The judge in the criminal trial of Richard Scrushy told jurors to make another effort to reach a verdict, saying that if a substantial majority favored a conviction, members of the minority should reconsider their position. U.S. District Judge Karon Bowdre in Birmingham, Ala., issued her statement after the jury sent a note saying it was unable to reach a unanimous decision on any of the 36 charges being considered against the former HealthSouth Corp. chief. The jury resumed its 10th day of deliberations and subsequently adjourned without a verdict. Such instructions are common when a jury in a federal case appears to be deadlocked. The jury previously told Bowdre it could not reach consensus on a key conspiracy charge, and Bowdre instructed jurors to move on to the other 35 charges.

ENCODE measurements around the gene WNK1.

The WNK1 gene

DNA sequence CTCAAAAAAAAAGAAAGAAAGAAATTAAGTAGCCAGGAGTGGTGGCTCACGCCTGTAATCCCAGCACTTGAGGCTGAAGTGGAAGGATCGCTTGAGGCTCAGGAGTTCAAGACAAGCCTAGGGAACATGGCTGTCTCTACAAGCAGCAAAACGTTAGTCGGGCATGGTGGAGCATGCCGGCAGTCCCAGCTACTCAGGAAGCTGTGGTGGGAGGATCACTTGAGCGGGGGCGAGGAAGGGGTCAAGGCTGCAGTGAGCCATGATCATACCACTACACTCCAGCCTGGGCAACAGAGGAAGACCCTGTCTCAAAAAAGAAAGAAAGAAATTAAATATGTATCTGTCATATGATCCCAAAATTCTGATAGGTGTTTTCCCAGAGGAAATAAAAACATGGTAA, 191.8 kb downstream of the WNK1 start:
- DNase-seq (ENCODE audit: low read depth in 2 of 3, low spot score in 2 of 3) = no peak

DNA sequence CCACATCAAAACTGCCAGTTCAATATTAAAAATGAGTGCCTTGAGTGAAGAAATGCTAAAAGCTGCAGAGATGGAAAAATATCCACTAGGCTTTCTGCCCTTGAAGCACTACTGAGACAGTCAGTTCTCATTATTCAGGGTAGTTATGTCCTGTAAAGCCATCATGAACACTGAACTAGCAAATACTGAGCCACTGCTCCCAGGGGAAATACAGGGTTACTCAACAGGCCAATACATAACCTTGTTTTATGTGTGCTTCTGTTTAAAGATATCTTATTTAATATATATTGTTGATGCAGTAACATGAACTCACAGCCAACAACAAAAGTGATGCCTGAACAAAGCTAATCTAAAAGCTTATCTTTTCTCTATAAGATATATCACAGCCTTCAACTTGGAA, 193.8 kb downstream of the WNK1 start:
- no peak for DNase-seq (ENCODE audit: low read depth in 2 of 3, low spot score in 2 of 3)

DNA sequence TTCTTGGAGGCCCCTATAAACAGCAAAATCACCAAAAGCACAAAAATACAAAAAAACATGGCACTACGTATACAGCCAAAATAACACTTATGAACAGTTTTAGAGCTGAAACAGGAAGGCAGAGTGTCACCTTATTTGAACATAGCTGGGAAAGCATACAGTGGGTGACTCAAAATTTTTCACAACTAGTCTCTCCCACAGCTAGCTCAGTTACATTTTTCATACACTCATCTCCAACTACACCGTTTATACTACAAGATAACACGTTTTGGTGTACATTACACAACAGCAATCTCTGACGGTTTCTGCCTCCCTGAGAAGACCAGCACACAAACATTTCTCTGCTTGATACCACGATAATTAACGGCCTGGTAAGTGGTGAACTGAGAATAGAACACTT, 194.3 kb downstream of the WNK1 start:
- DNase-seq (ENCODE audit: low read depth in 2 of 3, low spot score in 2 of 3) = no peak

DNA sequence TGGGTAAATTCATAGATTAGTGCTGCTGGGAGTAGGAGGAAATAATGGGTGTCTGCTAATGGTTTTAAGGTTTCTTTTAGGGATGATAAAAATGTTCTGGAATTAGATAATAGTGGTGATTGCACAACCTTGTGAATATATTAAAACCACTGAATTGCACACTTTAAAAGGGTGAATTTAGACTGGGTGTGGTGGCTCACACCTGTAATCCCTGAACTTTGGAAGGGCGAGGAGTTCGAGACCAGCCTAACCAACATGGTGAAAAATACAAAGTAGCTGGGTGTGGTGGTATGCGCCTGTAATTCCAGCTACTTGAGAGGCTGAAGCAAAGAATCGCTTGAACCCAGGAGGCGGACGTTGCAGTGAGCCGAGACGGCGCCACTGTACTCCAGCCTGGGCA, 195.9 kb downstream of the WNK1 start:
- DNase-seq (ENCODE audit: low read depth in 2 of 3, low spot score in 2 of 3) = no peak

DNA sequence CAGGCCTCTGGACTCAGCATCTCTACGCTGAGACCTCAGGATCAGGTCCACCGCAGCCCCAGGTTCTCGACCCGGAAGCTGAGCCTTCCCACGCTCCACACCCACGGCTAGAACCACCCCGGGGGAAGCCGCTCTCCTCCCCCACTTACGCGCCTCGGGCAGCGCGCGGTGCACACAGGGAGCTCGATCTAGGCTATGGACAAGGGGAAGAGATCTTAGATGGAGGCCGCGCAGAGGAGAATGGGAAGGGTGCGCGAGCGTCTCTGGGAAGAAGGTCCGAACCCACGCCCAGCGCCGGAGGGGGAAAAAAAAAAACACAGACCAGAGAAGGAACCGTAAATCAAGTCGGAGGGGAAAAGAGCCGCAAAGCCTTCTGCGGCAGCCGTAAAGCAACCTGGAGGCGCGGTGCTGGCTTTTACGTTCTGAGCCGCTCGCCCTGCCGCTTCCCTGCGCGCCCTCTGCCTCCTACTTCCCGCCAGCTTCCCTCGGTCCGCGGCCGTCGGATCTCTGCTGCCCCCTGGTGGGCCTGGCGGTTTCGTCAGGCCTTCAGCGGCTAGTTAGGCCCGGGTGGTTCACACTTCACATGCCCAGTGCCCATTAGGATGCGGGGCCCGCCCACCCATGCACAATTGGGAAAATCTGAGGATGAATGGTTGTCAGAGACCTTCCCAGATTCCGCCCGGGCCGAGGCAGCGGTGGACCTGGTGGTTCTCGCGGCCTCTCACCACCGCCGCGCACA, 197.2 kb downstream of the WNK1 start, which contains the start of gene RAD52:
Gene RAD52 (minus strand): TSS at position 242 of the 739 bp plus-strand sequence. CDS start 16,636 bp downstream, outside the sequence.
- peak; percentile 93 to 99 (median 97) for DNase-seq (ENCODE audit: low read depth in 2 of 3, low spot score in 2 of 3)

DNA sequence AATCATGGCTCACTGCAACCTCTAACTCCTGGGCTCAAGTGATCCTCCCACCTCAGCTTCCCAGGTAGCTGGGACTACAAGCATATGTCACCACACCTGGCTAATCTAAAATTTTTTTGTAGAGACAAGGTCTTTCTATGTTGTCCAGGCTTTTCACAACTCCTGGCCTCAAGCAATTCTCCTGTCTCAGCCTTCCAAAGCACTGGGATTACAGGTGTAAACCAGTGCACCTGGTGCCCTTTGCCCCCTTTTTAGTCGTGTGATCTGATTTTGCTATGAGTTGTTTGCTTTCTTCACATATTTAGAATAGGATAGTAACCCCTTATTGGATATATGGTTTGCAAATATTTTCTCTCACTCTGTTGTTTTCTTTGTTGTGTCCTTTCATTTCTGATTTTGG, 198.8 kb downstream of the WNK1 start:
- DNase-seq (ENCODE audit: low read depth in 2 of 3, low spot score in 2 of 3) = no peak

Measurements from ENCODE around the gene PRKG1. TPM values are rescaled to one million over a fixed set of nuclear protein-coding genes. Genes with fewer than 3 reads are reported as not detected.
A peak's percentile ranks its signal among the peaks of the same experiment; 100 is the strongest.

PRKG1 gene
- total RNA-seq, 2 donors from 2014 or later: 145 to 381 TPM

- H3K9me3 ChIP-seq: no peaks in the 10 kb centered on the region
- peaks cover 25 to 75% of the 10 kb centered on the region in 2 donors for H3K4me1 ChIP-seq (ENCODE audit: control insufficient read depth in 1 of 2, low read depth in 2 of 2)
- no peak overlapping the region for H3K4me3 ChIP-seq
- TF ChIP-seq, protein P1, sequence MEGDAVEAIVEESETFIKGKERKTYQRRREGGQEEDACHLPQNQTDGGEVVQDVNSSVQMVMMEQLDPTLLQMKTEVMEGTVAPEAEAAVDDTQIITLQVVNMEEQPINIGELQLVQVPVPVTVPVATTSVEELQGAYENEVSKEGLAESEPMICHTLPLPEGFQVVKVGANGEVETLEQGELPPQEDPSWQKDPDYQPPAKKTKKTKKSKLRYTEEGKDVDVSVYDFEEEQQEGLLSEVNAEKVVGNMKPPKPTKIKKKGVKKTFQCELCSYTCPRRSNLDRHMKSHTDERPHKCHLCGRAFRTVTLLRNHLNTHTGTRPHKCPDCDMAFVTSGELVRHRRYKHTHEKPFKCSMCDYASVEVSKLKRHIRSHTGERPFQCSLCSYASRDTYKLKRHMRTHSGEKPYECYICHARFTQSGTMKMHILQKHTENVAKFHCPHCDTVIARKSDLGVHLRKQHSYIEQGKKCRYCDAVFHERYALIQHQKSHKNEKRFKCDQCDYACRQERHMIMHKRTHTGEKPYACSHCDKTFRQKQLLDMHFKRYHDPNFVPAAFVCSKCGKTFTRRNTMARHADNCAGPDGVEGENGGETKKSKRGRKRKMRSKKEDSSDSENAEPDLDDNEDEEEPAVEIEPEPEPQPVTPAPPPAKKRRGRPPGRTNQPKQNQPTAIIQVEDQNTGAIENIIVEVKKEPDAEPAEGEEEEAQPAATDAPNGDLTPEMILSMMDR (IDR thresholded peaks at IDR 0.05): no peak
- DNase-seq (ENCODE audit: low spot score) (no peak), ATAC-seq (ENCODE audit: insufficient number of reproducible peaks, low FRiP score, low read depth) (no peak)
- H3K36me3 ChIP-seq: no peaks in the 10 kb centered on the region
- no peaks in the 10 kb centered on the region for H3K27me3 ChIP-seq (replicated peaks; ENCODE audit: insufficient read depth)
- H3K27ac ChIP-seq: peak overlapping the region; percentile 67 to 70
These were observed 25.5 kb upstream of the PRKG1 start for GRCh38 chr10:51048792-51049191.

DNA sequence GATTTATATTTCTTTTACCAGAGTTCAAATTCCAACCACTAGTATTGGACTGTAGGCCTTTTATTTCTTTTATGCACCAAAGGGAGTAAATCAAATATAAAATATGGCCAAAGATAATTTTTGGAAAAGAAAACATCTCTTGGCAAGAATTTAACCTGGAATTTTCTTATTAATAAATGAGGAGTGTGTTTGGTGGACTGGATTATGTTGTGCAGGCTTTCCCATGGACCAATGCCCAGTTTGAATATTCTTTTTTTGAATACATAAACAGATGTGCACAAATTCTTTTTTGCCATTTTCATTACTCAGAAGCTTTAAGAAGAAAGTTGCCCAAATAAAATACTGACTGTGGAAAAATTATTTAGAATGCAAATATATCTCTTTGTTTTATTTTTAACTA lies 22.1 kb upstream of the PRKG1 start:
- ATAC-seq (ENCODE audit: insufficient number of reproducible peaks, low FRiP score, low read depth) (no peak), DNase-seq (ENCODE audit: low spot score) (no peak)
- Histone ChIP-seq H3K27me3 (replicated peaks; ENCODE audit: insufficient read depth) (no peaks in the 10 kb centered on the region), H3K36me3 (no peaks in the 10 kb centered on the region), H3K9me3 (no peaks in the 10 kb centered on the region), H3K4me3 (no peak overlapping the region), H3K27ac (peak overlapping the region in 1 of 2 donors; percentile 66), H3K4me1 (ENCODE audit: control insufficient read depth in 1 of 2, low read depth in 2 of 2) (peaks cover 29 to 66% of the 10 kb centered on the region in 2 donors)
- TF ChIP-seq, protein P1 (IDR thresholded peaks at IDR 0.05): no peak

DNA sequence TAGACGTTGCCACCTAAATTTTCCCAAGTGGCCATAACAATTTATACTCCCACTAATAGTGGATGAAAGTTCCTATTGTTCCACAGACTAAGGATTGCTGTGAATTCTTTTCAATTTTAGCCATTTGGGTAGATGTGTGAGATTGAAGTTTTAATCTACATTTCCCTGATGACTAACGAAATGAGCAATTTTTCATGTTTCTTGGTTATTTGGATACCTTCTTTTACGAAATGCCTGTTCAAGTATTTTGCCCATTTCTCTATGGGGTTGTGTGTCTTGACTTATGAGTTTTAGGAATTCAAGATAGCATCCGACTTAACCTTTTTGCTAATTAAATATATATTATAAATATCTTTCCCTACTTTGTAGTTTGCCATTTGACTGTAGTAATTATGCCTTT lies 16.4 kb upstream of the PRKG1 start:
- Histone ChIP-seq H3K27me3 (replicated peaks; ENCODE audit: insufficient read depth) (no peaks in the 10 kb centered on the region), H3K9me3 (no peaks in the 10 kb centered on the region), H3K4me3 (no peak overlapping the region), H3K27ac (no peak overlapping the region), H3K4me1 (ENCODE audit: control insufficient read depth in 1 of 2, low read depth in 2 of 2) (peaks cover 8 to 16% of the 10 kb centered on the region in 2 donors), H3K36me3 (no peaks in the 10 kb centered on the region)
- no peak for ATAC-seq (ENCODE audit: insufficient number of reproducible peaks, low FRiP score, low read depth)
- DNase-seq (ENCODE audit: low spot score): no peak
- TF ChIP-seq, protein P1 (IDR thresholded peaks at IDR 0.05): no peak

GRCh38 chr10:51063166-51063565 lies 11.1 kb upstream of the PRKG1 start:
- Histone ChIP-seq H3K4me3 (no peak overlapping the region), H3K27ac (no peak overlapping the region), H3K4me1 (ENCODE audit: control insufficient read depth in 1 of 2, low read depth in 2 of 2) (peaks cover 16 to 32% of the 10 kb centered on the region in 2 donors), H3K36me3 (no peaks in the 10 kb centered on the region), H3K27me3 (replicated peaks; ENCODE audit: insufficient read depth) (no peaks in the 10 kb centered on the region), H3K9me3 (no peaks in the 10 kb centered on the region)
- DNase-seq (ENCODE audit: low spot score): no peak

Bowdre said if the jury strongly leaned towards a conviction, jurors with doubts about Scrushy's guilt should consider whether those doubts were reasonable, "because it appears to make no effective impression upon the minds of others." Bowdre also said if a retrial were necessary, the next jury would have no more information than had already been presented. Scrushy, HealthSouth's founder and former chief executive officer, is the first CEO tried on a charge stemming from the Sarbanes-Oxley Act of 2002. He is accused of playing a major role in accounting fraud at the company. -- by Joseph Mantone